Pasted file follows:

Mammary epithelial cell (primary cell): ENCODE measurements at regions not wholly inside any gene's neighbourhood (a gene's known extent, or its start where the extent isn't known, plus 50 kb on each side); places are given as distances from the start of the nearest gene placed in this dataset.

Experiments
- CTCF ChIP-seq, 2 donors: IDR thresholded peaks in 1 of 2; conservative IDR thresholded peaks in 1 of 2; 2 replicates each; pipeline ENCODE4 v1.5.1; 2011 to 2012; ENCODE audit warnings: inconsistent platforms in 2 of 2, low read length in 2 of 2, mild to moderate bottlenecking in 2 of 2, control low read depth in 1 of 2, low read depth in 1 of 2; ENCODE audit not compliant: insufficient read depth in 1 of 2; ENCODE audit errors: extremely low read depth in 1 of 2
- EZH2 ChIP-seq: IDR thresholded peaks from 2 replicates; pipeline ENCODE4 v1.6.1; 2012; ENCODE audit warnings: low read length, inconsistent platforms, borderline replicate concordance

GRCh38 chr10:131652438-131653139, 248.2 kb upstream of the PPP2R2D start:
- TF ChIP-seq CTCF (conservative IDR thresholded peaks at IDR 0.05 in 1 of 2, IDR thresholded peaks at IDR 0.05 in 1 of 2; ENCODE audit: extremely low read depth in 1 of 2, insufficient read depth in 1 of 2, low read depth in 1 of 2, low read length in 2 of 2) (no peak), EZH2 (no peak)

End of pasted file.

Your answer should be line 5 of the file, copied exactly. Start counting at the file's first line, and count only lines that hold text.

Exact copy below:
GRCh38 chr10:131652438-131653139, 248.2 kb upstream of the PPP2R2D start: